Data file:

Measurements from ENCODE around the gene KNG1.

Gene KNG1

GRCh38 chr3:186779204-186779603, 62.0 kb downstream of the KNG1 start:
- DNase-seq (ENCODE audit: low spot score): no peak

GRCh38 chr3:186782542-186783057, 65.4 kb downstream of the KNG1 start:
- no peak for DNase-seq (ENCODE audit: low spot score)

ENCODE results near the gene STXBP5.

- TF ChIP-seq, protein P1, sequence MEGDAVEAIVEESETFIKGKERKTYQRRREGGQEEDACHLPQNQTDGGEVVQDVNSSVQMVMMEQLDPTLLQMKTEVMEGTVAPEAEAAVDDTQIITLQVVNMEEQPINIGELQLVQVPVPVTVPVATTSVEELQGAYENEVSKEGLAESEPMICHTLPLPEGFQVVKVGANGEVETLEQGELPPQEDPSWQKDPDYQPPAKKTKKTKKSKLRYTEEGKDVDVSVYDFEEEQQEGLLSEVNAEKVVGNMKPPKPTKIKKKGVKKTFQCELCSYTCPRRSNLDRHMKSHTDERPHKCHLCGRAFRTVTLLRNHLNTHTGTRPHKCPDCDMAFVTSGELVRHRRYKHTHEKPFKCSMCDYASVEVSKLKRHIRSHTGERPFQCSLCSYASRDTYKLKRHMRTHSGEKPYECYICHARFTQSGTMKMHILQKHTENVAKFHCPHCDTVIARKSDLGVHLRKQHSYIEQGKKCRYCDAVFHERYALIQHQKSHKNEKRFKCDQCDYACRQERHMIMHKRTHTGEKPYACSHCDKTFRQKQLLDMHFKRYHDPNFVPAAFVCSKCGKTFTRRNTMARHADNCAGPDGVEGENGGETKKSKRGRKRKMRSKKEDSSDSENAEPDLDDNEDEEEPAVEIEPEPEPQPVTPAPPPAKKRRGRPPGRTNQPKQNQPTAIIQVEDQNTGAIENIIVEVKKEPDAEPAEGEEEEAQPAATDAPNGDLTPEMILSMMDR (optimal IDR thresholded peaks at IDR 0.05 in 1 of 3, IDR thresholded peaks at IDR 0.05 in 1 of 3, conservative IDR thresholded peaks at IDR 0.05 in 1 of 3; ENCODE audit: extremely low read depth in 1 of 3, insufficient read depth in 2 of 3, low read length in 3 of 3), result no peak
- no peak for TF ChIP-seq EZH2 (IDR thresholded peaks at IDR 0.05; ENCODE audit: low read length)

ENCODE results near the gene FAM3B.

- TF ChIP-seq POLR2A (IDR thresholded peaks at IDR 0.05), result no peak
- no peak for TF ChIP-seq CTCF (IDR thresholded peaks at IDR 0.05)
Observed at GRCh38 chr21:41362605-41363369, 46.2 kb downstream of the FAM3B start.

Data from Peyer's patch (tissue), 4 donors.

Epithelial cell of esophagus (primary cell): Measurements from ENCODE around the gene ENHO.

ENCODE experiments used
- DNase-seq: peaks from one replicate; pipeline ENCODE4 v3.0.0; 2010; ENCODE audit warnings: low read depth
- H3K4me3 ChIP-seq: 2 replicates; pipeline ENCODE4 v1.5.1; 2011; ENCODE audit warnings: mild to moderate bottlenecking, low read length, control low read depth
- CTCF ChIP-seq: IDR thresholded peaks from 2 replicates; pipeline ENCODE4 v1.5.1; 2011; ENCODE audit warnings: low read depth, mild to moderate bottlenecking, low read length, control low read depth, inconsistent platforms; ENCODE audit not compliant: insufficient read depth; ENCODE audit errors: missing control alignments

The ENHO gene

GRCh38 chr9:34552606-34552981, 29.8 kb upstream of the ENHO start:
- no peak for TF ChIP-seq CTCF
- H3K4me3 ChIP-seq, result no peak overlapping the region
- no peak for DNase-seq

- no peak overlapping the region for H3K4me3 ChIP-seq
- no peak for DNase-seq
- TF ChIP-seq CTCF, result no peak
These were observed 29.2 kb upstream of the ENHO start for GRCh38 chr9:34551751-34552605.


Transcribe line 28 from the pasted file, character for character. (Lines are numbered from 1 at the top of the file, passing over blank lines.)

These were observed 29.2 kb upstream of the ENHO start for GRCh38 chr9:34551751-34552605.